Posted to Volacci's blog on March 17th, 2011

The Scanner Eyes: Find Out Why This Title Is Too Long and Would Scare Away Readers Even If You Say Something They Want to Hear!


In performing conversion optimization analysis for our clients, the first thing that is always in the forefront of my mind is the nature of human eyes. What is the nature of human eyes? Well, think about this: as you read this very sentence, you are not looking at each letter individually. You are not even looking at each word! Average readers skip over letters and words and instead, their eyes scan parts of the sentence, jumping from one point to the next. And yet, somehow even though we do this we know everything that has been written without even reading everything!

Don’t believe me? Try reading this:

Aoccdrnig to rscheearch at an Elingsh uinervtisy, it deosn't mttaer in waht oredr the ltteers in a wrod are, olny taht the frist and lsat ltteres are at the rghit pcleas. The rset can be a toatl mses and you can sitll raed it wouthit a porbelm. Tihs is bcuseae we do not raed ervey lteter by ilstef, but the wrod as a wlohe.

No problem understanding that mess, right? That's because of context. Context allows us to "fill in the blanks" and decode the message among the noise. After reading that paragraph, you are certain the word "cow" does not show up at all, despite the fact that no actual words were shown. This is because the word "cow" doesn't make sense given the context of what you were reading.

Now try reading this:

T      h e          a        p         p         l          e       
do s n ‘ t f a l l f a r
f r o m t h e
t r e e .

That probably took a little longer to read than it should have. This is because the letters were so spaced apart from each other, that we couldn’t actually ignore them like we do when we read normally.

Now read this quote:

After reading the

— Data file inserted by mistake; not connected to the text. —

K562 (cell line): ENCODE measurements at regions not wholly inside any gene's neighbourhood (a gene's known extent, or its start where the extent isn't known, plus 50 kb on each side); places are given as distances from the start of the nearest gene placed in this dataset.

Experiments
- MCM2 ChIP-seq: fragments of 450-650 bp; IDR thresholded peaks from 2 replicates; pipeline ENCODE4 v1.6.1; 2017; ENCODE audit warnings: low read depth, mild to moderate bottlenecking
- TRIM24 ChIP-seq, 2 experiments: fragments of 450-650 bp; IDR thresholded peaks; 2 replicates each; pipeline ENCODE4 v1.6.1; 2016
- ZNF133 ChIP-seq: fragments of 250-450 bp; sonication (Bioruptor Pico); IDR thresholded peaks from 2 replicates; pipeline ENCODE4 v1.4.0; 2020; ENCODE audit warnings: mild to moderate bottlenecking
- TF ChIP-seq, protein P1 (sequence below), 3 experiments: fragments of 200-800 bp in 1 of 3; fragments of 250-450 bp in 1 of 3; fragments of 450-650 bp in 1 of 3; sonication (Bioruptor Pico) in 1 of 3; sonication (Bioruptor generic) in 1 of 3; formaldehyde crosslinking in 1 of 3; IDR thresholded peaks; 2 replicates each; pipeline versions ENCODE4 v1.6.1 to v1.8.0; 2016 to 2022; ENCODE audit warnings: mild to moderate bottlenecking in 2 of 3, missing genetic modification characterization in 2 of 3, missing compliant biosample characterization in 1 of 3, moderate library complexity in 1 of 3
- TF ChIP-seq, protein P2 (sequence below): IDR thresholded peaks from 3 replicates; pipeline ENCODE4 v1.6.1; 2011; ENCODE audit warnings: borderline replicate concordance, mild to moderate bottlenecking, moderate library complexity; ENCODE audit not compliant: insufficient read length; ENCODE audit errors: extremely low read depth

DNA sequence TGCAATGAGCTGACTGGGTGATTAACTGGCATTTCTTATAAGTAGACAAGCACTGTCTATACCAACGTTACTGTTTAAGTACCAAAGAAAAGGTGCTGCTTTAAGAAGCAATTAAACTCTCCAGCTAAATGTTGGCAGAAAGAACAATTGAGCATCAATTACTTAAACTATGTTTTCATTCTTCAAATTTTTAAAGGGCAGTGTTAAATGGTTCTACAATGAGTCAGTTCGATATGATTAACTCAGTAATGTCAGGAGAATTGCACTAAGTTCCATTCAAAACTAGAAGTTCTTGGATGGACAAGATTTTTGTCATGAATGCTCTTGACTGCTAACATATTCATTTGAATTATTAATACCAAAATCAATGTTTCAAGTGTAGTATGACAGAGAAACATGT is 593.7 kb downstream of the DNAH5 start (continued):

the sentence, you are
now aware that the
the human brain
often does not
inform you that the
the word ‘the’ has
been repeated twice
every time.

Some of you will notice the duplication, but the majority of people do not even notice this gaffe! (For the ones who noticed, you are careful readers. For the ones who didn’t notice, your brains are the average scanner, capable of taking in the idea without reading the entire thing.)

So how do you apply the nature of the eye to web design and conversion optimization?

1. Remember that things on the page must flow “eye-wise”
By “eye-wise”, I mean that the flow of the page must utilize the eye’s “scanning” nature to lead focus to the things you want them to focus on. There are two oft-mentioned layout patterns for websites that do this: the F-pattern and the Z-pattern. The F-pattern has a layout that has a left-side navigation or column and things move from that left-side horizontally to the right. The Z-pattern has a set of horizontal left-to-right rows of flow that cause the eye to scan the page in a zig-zag pattern, eventually leading to something on the right.

2. Create “scannable” headlines
For instance, that was a “scannable” headline. It was short (I have a rule to try and keep headlines six words or less) and it didn’t contain strange, unheard-of words. Even better: having short words and still being able to convey your message. You have less than 1 second to capture their attention, and most people don’t read more than the first two words of the headline, so make it count!

3. Keep your copy and paragraphs short
By “copy”, I mean the text that fills up your page. This is especially important for home pages and does not apply to websites where users go to to read (e.g. Wikipedia, Cliffs Notes, etc.). I also recommend that you keep paragraphs between 3-4 moderate to short sentences. 99% of your site’s visitors will not read even a third of everything on your site, so it’s best to get your message across in as concise a way as possible.

Remember: When designing your site, one of the most important things you can do is to keep “scan-ability” in mind.